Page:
Analysts: 2014 Will Be A Strong Year For U.S. Economy

Jan 2, 2014

For the first time since 2007, the U.S. economy is poised to start the new year on a strong footing amid a flurry of signs that point to a recovery.

From sales of cars and homes, to hiring and the booming stock market, analysts say there are reasons to finally believe that the coming year will be much better than the last few ones.

Seal of the Board of Governors of the United States Federal Reserve System.
Credit Wikimedia Commons

Dr. Hasan Pordeli, professor of economics and finance with the Davis College of Business at Jacksonville University joined Melissa Ross for a look at the economic forecast for 2014.

"In general, there is a sense of optimism towards 2014," Pordeli said, pointing to leading economic indicators that are giving analysts a sense that the new year will be a good one economically.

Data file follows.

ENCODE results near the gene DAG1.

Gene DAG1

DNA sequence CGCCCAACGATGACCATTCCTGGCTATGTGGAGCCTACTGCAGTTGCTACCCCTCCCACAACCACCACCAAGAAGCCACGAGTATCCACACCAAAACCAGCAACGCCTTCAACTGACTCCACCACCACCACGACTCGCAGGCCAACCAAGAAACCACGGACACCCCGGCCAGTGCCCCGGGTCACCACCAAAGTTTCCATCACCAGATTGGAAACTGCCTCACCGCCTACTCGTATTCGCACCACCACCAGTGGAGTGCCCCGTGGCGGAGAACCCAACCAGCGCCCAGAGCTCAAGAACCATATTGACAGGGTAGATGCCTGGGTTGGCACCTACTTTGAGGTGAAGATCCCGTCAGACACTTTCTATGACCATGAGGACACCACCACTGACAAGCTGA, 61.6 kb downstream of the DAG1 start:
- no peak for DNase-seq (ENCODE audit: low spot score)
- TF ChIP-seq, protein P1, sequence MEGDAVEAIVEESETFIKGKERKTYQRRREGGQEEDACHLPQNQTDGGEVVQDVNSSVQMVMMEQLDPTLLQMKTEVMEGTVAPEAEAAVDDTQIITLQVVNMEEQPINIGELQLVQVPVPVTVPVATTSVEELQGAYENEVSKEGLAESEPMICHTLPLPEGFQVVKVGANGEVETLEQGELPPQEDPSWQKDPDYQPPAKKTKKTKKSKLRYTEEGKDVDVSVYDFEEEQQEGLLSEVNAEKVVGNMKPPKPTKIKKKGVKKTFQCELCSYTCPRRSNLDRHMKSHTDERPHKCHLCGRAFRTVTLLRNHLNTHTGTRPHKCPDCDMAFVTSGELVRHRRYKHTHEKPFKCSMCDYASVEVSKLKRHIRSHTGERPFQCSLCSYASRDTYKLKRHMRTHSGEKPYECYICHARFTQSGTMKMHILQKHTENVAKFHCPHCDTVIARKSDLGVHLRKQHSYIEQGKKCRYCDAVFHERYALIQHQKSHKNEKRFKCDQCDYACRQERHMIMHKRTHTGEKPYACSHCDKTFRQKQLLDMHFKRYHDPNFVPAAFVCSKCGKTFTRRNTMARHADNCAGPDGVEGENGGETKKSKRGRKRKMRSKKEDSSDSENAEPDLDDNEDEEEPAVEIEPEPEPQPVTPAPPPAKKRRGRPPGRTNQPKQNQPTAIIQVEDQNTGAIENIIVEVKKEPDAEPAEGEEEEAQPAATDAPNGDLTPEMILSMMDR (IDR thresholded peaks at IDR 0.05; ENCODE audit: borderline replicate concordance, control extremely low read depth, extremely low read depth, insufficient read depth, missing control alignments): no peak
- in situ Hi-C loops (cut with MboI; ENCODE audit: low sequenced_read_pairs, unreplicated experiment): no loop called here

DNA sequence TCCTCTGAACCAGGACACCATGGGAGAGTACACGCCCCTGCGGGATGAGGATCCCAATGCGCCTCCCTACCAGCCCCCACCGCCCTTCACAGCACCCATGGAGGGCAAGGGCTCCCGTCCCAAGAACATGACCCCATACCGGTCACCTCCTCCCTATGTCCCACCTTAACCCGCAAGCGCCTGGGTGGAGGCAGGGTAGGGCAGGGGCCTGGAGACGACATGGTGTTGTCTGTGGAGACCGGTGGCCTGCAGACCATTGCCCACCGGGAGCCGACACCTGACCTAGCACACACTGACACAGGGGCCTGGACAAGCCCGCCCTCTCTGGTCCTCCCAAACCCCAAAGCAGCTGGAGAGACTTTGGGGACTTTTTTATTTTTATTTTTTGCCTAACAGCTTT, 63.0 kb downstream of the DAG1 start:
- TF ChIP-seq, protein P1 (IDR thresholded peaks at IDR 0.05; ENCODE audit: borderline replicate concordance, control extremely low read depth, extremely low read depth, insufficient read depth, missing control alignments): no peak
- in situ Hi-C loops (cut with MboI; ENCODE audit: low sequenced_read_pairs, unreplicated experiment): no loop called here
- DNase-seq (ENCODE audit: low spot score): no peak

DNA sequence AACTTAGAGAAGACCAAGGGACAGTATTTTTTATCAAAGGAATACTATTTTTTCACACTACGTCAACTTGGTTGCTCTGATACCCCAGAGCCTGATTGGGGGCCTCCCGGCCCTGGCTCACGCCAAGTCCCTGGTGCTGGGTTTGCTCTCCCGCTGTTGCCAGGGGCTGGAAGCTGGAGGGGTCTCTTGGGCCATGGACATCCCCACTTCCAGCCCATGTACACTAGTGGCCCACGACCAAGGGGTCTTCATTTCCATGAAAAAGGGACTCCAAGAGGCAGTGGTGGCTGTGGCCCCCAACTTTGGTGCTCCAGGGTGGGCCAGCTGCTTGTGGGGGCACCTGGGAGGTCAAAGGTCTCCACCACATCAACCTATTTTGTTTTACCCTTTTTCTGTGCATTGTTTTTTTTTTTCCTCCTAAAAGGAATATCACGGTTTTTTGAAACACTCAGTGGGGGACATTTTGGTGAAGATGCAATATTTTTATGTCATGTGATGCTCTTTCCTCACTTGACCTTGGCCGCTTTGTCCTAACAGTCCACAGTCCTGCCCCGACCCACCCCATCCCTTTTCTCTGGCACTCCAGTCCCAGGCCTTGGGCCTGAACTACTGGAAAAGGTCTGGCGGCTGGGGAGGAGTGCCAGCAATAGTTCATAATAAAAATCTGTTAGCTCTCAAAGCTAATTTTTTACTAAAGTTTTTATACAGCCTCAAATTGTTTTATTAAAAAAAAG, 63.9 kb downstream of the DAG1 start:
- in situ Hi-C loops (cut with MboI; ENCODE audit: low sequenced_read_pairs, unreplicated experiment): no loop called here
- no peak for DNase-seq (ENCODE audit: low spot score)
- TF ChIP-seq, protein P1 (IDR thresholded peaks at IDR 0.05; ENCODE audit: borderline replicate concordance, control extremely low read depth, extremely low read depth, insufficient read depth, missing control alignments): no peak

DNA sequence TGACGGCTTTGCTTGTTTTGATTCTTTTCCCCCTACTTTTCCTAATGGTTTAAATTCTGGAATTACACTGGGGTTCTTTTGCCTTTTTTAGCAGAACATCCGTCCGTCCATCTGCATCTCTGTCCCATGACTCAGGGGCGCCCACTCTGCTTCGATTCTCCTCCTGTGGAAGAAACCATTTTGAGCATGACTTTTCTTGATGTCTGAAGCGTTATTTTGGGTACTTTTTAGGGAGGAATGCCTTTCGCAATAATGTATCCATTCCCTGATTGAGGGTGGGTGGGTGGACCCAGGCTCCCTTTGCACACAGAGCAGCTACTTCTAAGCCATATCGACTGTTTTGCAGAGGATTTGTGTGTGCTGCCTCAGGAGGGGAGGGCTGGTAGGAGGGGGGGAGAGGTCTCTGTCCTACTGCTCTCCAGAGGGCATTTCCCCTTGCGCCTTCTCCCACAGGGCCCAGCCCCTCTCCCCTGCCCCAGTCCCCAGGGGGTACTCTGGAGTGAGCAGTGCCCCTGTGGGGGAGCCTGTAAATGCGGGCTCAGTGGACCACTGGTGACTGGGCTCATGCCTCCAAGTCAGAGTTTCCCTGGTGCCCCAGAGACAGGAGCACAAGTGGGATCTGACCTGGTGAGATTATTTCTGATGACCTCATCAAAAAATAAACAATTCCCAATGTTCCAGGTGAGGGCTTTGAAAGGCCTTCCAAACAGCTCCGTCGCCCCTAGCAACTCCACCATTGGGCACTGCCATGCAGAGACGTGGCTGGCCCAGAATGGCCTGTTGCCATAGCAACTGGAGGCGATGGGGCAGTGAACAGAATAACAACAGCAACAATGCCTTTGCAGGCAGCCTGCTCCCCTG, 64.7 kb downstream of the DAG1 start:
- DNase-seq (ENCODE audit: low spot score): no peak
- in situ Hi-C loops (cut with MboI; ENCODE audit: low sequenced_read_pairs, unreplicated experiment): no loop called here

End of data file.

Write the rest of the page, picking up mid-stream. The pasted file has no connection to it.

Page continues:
"Since the 1950's we've had almost ten recessions," he said. "The 2007 recession was possibly the worst because of intensity and length."

"One of the things that makes us more optimistic is that the global financial crises are fading away," he said, noting that the country's economic growth rate is expected to surpass that of 2013.

"All the indications are telling us that in 2014 and 2015 we will definitely get back to normal, which is about 3 percent or more," he said, referring to a return to pre-recession level growth.

Some of the indicators economists will be watching closely this year are home sales, the stock market, unemployment rates, and inflation rates.

While Pordeli said there is some concern that the Federal Reserve will scale back securities purchases, the central bank's overall low rates should remain through the year.

"I'm convinced that the easy money policy will remain in place," he said, adding that rates will likely not go up until at least mid-2015.

You can follow Melissa Ross on Twitter @MelissainJax.